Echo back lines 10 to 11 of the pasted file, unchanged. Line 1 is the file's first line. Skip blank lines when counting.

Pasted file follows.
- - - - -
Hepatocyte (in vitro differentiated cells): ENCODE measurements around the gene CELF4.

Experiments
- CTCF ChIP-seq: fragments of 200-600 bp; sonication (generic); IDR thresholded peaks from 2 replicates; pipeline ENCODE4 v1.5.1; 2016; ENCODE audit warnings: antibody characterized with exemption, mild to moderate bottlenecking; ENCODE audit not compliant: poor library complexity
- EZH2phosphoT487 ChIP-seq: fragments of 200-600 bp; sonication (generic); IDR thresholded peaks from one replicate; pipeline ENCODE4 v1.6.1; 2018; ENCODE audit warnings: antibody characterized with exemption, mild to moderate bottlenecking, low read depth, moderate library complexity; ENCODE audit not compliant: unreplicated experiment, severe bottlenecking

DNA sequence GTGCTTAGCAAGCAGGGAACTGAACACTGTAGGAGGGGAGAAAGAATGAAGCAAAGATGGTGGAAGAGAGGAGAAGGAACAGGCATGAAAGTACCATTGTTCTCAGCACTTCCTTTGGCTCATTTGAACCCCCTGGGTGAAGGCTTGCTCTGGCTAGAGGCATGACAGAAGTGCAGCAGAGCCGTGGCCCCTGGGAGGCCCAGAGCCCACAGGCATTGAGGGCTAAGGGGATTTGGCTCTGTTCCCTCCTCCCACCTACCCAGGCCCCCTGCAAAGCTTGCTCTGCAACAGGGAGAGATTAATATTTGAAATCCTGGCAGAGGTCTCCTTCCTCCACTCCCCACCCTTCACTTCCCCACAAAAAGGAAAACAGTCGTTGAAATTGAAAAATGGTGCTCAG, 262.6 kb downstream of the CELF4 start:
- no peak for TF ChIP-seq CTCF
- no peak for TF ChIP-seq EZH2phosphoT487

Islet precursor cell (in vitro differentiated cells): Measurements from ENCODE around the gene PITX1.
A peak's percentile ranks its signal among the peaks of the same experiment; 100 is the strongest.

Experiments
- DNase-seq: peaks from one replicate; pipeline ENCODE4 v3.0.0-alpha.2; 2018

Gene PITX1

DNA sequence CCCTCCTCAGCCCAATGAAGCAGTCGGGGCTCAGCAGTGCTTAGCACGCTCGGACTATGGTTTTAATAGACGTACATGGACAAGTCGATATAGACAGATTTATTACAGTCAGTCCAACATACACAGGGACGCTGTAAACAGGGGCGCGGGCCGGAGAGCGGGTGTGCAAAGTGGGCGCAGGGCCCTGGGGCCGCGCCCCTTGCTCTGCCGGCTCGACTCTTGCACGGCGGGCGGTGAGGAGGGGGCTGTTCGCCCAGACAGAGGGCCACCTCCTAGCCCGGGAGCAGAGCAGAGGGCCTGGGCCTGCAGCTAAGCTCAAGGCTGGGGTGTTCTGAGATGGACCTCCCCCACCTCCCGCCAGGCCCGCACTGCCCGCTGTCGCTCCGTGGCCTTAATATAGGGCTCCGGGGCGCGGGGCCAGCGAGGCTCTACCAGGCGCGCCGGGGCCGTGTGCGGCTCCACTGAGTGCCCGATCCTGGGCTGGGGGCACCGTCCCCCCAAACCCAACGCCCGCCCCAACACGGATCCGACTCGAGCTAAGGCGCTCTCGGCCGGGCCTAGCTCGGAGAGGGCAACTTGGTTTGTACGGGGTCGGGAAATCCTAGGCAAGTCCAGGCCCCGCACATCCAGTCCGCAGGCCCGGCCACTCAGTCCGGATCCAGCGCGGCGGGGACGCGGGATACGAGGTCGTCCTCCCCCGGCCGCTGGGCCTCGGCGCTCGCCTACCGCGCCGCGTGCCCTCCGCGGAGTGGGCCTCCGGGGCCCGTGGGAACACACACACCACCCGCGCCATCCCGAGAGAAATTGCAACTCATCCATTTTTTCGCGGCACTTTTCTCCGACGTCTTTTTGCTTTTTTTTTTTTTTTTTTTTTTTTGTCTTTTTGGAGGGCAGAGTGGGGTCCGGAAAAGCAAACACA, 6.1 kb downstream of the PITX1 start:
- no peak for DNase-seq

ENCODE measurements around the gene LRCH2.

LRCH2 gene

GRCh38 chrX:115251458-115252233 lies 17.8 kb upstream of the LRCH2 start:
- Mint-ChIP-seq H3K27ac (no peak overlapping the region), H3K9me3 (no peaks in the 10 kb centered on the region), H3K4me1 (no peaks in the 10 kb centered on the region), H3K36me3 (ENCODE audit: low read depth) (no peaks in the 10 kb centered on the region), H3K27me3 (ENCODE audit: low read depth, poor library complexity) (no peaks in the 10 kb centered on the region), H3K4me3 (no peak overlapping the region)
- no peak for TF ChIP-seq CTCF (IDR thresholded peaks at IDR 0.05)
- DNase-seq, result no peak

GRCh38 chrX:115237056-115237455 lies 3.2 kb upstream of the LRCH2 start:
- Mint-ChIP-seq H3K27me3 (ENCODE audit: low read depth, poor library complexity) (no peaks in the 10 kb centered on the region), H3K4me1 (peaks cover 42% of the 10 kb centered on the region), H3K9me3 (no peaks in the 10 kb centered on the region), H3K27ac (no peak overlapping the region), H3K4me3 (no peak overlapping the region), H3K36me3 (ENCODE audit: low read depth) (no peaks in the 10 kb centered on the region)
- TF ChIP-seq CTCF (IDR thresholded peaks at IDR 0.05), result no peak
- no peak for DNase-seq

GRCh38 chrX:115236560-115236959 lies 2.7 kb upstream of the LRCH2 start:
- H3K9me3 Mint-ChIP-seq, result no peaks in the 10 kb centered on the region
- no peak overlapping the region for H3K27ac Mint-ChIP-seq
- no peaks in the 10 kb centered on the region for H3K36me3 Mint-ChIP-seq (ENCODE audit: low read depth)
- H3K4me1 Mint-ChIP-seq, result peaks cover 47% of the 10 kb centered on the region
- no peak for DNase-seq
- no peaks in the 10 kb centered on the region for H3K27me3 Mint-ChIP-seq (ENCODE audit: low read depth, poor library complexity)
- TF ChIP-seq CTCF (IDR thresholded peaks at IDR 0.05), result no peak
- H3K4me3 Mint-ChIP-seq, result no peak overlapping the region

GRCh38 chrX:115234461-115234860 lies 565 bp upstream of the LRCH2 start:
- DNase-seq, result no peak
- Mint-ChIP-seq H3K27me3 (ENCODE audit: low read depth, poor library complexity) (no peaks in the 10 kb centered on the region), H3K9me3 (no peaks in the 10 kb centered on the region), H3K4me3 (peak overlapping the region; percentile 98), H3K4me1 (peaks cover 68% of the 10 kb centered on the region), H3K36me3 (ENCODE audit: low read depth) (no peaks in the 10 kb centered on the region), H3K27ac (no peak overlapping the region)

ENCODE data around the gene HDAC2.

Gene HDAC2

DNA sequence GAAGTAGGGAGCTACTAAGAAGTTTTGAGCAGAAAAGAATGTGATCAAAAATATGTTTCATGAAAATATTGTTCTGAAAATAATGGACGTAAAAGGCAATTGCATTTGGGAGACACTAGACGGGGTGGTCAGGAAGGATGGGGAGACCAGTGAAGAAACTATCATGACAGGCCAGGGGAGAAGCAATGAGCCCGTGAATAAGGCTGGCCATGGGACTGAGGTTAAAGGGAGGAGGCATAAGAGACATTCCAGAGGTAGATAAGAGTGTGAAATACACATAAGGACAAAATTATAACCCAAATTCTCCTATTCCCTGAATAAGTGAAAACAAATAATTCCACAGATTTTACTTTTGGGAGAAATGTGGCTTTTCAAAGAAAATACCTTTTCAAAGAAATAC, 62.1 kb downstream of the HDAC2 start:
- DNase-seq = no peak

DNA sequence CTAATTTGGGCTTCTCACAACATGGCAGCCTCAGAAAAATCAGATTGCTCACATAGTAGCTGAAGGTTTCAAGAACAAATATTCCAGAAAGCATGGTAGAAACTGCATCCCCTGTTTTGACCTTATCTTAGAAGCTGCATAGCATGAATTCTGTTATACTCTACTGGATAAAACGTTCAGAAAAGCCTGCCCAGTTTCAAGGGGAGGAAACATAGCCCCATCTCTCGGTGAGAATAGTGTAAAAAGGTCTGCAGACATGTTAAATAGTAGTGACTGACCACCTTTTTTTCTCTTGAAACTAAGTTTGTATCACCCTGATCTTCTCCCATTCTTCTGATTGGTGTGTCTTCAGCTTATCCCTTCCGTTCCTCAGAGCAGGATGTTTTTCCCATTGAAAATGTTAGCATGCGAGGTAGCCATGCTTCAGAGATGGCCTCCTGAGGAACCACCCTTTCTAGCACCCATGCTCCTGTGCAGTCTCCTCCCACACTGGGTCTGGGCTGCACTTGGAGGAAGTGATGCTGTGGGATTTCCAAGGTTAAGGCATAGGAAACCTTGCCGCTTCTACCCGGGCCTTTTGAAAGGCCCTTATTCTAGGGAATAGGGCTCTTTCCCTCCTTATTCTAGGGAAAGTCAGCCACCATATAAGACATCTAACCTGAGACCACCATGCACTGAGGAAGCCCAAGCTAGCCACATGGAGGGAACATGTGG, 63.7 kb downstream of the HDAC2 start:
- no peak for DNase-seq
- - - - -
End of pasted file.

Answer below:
Experiments
- DNase-seq: peaks from one replicate; pipeline ENCODE4 v3.0.0-alpha.2; 2018